Many of us know the biblical story of the Tower of Babel, which tells of how the people came to be scattered to the ends of the earth and given unique languages, after attempting to build a tower to reach heaven. Imagine, though, if when God scattered the Babylonians across the globe, he also scattered pieces of the tower, making those regions more bountiful and giving a number of their citizens the ability to manipulate the elements. And imagine that powerful families, known as The Order of Babel, were entrusted with safeguarding the locations of these fragments.
The year is 1889. France is coming off the cusp of the Industrial Revolution. It’s been 100 years since they stormed the Bastille, and Paris is hosting the world’s fair, the Exposition Universelle, to showcase how far humanity has come and the potential of the future. This is the backdrop for Roshani Chokshi’s new book “The Gilded Wolves,” and no one is more aware of overcoming circumstances and having greatness just within reach than the main character, wealthy hotelier Séverin Montagnet-Alarie.
Montagnet-Alarie was raised believing he, too, would one day be inducted into The Order. But on the day of his induction ceremony, he’s told he isn’t the true heir of his house, and the only life he’s ever known is ripped out from under him. It is well known throughout The Order, though, that he is denied his inheritance due to his mixed race. In order to win back what is rightfully his and restore his family’s name, he agrees to help another member of The Order track down an ancient artifact that will reveal the locations of the Babel fragments. He assembles a team of his most trusted associates: a Filipino historian of mixed heritage with something to prove, a Jewish girl from Poland with the ability to manipulate fire, a brother in arms with the ability to manipulate the earth and a dancer from India with her own dark secret. They all stand to gain something if they succeed, but will restoring his reputation be worth risking the lives of those Séverin holds most dear?
Chokshi fantastically blends historical and biblical fiction with action, adventure and a little bit of romance in her new Gilded Wolves trilogy. It highlights the difficulties of overcoming racism, even when one is highly educated or born into wealth, and warns against striving for power for the sake of power alone. I can’t wait to see where the next chapter in Séverin’s story takes us.
~ Jay Austin
Published Apr. 26, 2019 in Aspen Daily News
Not everyone gets as worked up as I do about the topic of Seed Saving, but they should. It’s a radical, kick-ass skill that has value far beyond that of just providing gardeners with free seed year after year for their gardens. It is also a political statement, an act of self-reliance, and an activity that connects one deeply with nature and the cycle of life.
"The trick is to let the pot boil slowly. ... Let them think you're just average or ‘good for a girl’ and then slowly, slowly, slowly begin to let your true self shine. That's the only way to avoid feeling the jealous, embarrassed rage of a dude who's been beat."
“The Falconer” presents a refreshingly worthy protagonist: Lucy Adler, a champion 17-year-old Jewish-Italian basketball player coming of age in New York in the mid ’90s and secretly in love with a boy who’s been her best friend since preschool.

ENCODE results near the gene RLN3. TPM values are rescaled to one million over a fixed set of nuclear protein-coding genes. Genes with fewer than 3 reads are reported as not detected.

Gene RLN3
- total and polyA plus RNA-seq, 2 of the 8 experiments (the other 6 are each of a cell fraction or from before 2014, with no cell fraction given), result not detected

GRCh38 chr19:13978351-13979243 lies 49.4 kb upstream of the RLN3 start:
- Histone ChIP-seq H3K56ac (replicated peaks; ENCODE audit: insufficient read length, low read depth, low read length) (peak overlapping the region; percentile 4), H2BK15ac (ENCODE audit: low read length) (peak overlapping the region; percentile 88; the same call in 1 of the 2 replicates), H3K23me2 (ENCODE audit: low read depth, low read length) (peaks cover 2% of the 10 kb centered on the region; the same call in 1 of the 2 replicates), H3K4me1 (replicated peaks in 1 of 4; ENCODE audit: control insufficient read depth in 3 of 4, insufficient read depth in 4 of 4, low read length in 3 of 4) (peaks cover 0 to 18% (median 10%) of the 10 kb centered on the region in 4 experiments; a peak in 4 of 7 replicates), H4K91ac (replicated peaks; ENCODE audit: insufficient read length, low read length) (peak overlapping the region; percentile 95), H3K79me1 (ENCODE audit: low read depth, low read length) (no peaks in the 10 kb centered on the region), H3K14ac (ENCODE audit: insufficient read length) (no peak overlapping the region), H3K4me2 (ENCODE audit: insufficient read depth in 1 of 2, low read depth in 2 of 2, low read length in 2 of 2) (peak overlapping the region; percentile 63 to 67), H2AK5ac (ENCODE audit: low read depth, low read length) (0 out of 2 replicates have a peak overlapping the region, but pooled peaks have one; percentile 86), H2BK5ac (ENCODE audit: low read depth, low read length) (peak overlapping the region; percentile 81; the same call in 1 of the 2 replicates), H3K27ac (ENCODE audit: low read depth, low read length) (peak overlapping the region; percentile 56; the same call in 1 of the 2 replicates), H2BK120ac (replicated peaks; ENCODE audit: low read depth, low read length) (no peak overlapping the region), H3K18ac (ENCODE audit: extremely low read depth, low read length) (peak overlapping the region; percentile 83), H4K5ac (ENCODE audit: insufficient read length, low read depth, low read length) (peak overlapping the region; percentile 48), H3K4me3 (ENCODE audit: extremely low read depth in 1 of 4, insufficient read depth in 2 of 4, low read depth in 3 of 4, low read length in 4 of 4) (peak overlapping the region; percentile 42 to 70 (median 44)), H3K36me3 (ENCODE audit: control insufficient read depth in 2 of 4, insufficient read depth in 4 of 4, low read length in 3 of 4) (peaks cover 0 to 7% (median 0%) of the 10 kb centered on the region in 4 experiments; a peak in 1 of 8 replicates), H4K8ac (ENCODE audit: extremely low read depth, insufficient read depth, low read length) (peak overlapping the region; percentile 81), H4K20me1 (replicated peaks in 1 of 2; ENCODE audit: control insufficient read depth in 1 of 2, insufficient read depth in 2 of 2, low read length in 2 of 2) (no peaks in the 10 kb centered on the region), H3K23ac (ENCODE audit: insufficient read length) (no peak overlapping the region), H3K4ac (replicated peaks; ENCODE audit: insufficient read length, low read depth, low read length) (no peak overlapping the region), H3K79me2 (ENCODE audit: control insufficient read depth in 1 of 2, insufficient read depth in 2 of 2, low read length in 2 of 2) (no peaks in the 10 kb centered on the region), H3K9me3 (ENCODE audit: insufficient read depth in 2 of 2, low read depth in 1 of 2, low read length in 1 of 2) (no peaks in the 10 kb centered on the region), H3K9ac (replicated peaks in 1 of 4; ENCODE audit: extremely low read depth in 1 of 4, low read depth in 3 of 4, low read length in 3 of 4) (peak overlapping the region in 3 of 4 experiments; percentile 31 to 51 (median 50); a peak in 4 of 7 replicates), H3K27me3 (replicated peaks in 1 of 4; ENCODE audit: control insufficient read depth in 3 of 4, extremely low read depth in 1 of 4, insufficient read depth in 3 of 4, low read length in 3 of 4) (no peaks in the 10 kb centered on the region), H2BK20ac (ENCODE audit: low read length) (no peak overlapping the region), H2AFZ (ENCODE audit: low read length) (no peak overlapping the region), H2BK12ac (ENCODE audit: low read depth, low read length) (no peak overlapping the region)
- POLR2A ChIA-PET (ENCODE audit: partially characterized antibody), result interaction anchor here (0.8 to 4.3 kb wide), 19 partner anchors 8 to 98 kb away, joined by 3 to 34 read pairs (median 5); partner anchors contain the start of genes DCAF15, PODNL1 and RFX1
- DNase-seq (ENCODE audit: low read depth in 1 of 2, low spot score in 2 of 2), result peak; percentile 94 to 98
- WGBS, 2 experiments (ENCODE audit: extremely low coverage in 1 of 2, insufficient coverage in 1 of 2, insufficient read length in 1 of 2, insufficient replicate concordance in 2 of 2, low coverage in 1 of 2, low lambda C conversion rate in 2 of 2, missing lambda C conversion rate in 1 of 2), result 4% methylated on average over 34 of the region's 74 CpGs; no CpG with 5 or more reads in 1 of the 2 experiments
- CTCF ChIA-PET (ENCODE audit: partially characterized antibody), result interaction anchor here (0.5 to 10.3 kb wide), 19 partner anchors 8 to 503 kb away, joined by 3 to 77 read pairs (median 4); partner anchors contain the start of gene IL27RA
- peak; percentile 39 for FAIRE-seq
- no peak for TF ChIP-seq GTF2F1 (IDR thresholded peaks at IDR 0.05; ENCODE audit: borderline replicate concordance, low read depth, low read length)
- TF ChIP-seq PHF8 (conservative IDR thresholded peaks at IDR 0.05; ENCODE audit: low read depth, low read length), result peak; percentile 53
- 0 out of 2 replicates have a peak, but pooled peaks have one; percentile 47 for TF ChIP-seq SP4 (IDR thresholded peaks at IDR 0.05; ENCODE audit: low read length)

Lucy is street-smart, vulnerable, cynical, thoughtful – a multi-layered outcast who is destined to get her heart broken. “Mostly I like talking to him. Because the world rains arrows and honey whenever he’s near me. Painful and sweet.” Lucy’s pain is palpable but not overdone. Bad things happen, but some good things happen too. And Lucy takes it all in stride. She’s a girl to love.
Percy, the object of her crush, remains oblivious to the feelings of young women, outwardly resistant to the entitlements of his wealthy family but destined to lead a life of convention. Lucy, on the other hand, grapples with what kind of young woman she wants to be. Luckily she is surrounded by some compelling examples in her mother, her friends and her cousin Violet. Violet, a struggling painter, lives in a loft with an avant-garde feminist artist and supplies Lucy with books that seem to come with perfect timing, such as Simone de Beauvoir’s “Second Sex.”
Lucy yearns more than anything to play ball and to be free like the boy falconer in the city statue she admires. But she can’t escape wanting to also be the kind of girl that attracts Percy, a more obvious beauty or even “the kind that infiltrates the mind and heart gradually ... the kind of beauty that doesn’t register at first, but then you find it lingering in your senses.”
She moves past the hurt of his inevitable rejection, receiving good advice from her friend Alexis, another square peg, “You’ve got añoranza, Loose. Now that the reality of who he is has been revealed to you, from now on, when you miss him, you’ll only be missing the dream of him. I don’t know a word for that in any language.”
Czapnik’s background as a sports journalist serves her well in this debut novel. She not only captures an era and a city with beautiful, vivid detail, her descriptions of bodies and movement on and off court are true art.
Published April 5, 2019 in Aspen Daily News
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